Serve borsch with some sour cream and plenty of chopped parsley and/or dill.
Even better deep some peeled garlic into salt and rub the crust of your sliced bread. Yumm!


Saturday, October 17, 2009


Thanks to my friend Inna who reminded me about this apple cake. She is so good at it and honestly I miss having a cup of tea with a slice of just-baked-apple-goodness with her! So you would understand if I say that I had to make it today for breakfast.
This is a very Russian cake though the name may not sound so (people are still guessing about the origin of the French name for this cake). Sharlotka is as dear for Russians as Apple pie for Americans but the simplicity of Sharlotka allows a hostess to bake it an instant weather she is having some unexpected guests or say for breakfast. There are only 5 ingredients for this apple cake and they are sure to be found at any time in any Russian house.

This recipe is from my family and I've learned to bake it since I was little over 10 y.o. So think about it as a good recipe for baking with kids after you come back home from apple picking at the farm. It doesn't get any easier then:

4 eggs
1 cup of sugar
1 cup of flour
4-5 sour apples (*see a Note)
a pinch of salt
Start by preheating your oven to 350 F (or 180 C). Then peel and slice your apples to your liking. Now beat the eggs on high for a few minutes. The longer you do it the better the cake will be. Without stopping your mixer slowly add sugar and mix some more. Now add flour and salt (cinnamon optional) but this time mix just until incorporated.

Now here I have to make another note. In Russia we use white flour but to make it more healthy I did mine today with Whole Wheat Pastry flour and it turned out perfect. I think I will not go back to white flour for this recipe anymore.

I use my Pirex glass pie dish. Oil the bottom to prevent sticking and then start building your Sharlotka by layering apples and batter. Cover the bottom with one layer of apples then pour some batter. Repeat about 3-4 times leaving some apples for the top.

I sprinkled mine with some decorative cinnamon sugar but I do not recall using any cinnamon for that recipe growing up. Now you may put it in the oven and bake for about 40 minutes.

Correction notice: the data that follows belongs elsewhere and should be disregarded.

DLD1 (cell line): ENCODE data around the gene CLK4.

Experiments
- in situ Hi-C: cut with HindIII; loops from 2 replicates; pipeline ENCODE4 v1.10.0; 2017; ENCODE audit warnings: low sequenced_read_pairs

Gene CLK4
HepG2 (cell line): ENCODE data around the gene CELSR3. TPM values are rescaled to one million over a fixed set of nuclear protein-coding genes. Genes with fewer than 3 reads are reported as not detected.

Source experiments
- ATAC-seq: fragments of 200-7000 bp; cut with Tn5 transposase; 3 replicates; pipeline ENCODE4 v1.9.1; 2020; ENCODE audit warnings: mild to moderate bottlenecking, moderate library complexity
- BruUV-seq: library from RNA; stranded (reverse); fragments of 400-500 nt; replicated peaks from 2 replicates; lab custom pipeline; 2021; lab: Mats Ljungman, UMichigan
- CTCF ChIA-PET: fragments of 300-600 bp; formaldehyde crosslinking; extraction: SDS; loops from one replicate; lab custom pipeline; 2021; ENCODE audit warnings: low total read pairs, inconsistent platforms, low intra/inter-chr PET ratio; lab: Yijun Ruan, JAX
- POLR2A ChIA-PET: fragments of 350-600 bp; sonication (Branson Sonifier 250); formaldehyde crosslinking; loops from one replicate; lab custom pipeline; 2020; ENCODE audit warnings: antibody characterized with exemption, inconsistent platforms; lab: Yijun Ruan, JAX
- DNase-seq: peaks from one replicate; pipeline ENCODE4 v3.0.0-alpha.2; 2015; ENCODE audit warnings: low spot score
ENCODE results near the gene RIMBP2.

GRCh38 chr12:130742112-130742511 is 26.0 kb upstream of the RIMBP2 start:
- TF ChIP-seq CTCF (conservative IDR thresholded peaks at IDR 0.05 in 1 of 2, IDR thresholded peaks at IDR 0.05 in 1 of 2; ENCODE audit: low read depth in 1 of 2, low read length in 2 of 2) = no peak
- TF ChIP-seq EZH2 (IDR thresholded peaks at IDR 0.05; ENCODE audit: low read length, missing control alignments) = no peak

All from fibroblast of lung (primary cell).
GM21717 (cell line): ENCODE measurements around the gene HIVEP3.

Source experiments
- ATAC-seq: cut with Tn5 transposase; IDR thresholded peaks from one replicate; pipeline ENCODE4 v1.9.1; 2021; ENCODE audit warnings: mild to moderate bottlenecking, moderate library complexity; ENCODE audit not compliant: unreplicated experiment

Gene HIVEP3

Note: If you have only sweet apples on hand you can still use them but sprinkle them with juice of half a lemon before adding them to the batter.

Friday, October 16, 2009

TURKISH PILAF with liver, pine nuts and raisins

I thought I would share with you my all time favorite recipe for Turkish pilaf. Of course it is something I have learned to cook from my mother-in-law. I love it sooo much that one has to pull me away from the bowl of this rice in order for me not to finish it all by myself. It is has an explosion of flavors. It is so reach that it can be a meal in itself.
This pilaf is cooked with liver, pine nuts and little raisins. I know I know what some of you may think about liver. But hey liver is cut in such tiny pieces here that I find this dish to be the perfect way of introducing the flavor of liver to your taste buds. After all you can put as little or as much liver as you wish or just totally omit it. It won't be the same of course but the rice will not disappoint you.
First let me start by telling you that I use chicken liver here. You can find it in almost any grocery store in the chicken aisle. But of course the organic liver of a grass feed chicken from the place like Whole Foods would be the best option . It would be sold in a plastic container and is very very cheap. We are talking about 1-2 dollars per container here. So it won't break your bank. All you need to do at home is to rinse liver and cut it in tiny tiny pieces.
Another thing you might want to do is to soak the rice in boiling hot water before you start cooking. What it does is it quickens the cooking time fore you and you will get nice grains at the end that are not sticking to each other.
So here is the recipe

2 cups of short grain rice
3 cups of chicken stock
2 Tbsp. or more of liver, cut into tiny pieces
1 Tbsp butter
1 Tbsp oil
a handful of pine nuts
a handful of small raisins (*see Note)
salt and pepper to taste

If you have time start by covering your rice with boiling water. Mix it and leave for about half an hour or up to a few hours if needed. If not skip this step and go straight to next.
In your pan melt butter and oil . Add liver and pine nuts and sautee for a couple of minutes. Add chicken stock and bring it to a boil. Now add rice ( you want to drain your rice if you soaked it before). Adjust salt and pepper to your liking depending on what kind of broth you are using.
Now lower the heat to simmering and put the cover on your pan. In 5 minute add raisins and give your pilaf a mix. Put the cover back on. Check it in 5 minutes again. If the rice is almost done and you still have too much liquid in your pan increase the heat to evaporate it. Otherwise cook for about 5 more minutes or until rice is ready.

* Note. In Turkey they have these very small raisins that are perfect for cooking with. I am very sure you can find them in Middle Eastern specialty shops. Otherwise just try chopping California raisins into smaller bites.